Egged bus attacked 311 R.
(photo credit: REUTERS/Lior Grundman)
The writer is a senior researcher of
the Middle East and radical Islam at the Jerusalem Center for Public
Affairs. He is a co-founder of the Orient Research Group Ltd. and is a
former adviser to the Policy Planning Division of the Foreign Ministry.
The terror attack in the South on August 18, in which eight Israelis were killed – six civilians and two members of the security forces – was initiated and executed by the Palestinian terrorist organization known as the Popular Resistance Committees, which operates as a terrorist arm of Hamas. The operation represents a change in Hamas’s approach to the issue of the Arab Spring, from acting only passively as an observer, limiting itself to damage control, to an entirely new stance that attempts to reshape reality in the Middle East.
The PRC was established at the beginning of the second intifada, at the end of September 2000, by Jamal Abu Samhadana, who brought together under his command former officers who served in the Palestinian security services, as well as activists from Fatah, Islamic Jihad, the Popular Front for the Liberation of Palestine, and other groups.
The ideology of the PRC is based on an extremist version of Islamism, which places the organization in the same category as Hamas, Islamic Jihad and even al-Qaida. The PRC was responsible for the October 2003 bombing attack on a US convoy in Gaza in which three American security personnel were killed.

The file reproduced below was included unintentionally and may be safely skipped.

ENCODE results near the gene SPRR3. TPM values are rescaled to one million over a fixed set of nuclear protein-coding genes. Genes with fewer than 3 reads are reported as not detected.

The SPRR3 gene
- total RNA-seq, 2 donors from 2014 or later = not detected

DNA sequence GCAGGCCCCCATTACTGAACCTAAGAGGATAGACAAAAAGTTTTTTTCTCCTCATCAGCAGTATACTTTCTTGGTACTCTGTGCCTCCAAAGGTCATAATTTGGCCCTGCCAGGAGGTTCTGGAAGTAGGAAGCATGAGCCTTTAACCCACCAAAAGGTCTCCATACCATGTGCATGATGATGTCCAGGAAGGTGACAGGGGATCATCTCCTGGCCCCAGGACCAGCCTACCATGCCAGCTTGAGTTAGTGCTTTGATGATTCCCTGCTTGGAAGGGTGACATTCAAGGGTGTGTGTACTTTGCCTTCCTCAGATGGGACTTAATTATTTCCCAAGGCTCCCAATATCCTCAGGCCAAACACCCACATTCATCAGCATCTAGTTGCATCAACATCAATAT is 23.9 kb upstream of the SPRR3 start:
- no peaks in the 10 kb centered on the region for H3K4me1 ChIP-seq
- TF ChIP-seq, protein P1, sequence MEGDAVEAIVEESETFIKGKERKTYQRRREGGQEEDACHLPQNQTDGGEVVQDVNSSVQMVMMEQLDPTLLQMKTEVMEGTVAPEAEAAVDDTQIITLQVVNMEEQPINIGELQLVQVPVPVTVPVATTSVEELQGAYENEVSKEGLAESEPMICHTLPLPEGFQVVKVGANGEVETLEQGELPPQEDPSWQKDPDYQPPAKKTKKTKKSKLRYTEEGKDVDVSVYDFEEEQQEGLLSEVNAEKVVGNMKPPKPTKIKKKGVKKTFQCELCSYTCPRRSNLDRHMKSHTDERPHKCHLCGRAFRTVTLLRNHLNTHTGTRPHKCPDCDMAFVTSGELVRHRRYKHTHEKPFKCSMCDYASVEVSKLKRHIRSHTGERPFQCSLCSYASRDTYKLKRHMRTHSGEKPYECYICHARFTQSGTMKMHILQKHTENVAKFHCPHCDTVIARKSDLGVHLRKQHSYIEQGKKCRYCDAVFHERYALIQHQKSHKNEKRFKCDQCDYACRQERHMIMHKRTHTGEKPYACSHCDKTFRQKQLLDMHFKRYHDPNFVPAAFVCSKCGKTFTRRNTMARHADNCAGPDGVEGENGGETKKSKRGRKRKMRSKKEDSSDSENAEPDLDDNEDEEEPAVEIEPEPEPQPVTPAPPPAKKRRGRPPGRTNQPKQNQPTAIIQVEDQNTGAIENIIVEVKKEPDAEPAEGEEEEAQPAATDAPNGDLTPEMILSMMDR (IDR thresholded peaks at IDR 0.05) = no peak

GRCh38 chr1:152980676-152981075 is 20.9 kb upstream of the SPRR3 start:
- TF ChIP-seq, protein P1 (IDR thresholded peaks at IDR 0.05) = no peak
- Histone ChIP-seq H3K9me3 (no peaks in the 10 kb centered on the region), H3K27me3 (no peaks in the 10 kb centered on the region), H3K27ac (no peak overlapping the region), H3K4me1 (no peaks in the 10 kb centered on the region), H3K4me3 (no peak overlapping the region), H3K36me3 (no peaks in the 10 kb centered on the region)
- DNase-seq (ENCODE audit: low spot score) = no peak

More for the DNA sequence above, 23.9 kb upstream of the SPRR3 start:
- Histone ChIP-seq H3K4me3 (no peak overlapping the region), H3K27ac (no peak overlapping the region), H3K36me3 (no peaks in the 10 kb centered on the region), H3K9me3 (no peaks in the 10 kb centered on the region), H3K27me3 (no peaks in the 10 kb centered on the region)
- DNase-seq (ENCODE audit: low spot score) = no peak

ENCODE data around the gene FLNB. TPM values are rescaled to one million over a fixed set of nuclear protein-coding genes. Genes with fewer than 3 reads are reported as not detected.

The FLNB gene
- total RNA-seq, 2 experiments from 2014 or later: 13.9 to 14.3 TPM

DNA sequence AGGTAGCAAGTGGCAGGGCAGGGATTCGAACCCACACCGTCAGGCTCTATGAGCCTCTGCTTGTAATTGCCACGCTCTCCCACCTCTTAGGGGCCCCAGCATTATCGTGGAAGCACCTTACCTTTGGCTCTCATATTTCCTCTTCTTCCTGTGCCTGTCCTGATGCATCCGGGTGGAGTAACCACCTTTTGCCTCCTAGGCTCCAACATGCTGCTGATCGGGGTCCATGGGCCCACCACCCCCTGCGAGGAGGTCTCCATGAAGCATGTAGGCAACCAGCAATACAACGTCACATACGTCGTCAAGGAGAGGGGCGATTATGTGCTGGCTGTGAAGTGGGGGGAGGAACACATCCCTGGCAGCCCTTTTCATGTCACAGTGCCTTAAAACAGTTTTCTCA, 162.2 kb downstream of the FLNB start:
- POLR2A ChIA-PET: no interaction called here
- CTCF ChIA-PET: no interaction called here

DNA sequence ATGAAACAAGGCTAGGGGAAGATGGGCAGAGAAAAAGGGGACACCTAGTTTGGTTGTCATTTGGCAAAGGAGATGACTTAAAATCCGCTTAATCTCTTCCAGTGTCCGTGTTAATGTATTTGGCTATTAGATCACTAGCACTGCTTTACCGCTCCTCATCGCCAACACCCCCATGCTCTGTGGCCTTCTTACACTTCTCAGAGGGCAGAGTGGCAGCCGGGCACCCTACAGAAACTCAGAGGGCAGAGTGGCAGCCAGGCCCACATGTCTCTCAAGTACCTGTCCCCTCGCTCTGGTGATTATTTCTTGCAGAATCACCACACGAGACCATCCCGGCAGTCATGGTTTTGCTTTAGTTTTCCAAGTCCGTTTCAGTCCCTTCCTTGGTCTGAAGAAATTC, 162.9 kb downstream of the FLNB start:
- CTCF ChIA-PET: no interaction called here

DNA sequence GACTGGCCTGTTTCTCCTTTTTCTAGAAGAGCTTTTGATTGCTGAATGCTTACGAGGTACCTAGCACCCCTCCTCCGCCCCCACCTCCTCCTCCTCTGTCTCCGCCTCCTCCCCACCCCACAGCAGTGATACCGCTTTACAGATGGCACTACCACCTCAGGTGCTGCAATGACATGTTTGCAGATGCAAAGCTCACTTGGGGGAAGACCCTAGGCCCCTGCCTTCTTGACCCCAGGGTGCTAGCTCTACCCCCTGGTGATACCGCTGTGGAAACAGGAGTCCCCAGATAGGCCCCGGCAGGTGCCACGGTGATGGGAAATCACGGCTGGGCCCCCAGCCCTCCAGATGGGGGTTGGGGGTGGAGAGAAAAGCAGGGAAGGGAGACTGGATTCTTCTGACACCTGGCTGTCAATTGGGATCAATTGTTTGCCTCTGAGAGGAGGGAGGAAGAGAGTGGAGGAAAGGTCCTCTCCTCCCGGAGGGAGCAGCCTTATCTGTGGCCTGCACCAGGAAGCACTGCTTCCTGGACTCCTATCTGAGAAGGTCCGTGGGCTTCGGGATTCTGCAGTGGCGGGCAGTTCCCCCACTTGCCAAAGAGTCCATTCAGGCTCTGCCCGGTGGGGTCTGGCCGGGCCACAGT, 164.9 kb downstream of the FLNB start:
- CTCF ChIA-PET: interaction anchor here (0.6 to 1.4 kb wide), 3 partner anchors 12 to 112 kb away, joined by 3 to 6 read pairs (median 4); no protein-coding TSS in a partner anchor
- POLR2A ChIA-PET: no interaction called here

Islam, in its view, is seen as the solution, or even a cure, for all the
problems of the Palestinian people. The leadership of the Popular
Resistance Committees believes that both “resistance in all its aspects”
and “jihad as the way of Allah” are the only paths to liberate all of
Hizbullah is perceived, in this context, as an exemplary model of how to wage the struggle against Israel.
The ideological affinity between the PRC and Hamas is also expressed
through a strategic alliance that includes close operational and
political cooperation in recent years.
The PRC backed the Hamas demand to hold Palestinian parliamentary
elections, as planned, in 2006 and supported its religious approach,
which sought legal justifications for participating in the elections.
During the campaign, the Popular Resistance Committees stood on the side
of Hamas, and its activists were instructed to assist Hamas with
propaganda on behalf of candidates for the latter group’s Change and
In the security arena, this strategic alliance was expressed through the
appointment of Abu Samhadana as general supervisor of the Ministry of
the Interior and National Security, with responsibility for the security
forces in the Gaza Strip. The PRC joined forces with Hamas and Jaish
al-Islam (the Army of Islam), which is identified with al-Qaida, to
conduct an attack in June 2006 on IDF forces inside Israel, just north
of Gaza, in which soldier Gilad Schalit was kidnapped.
Jaish al-Islam was involved in the kidnapping of foreign journalists,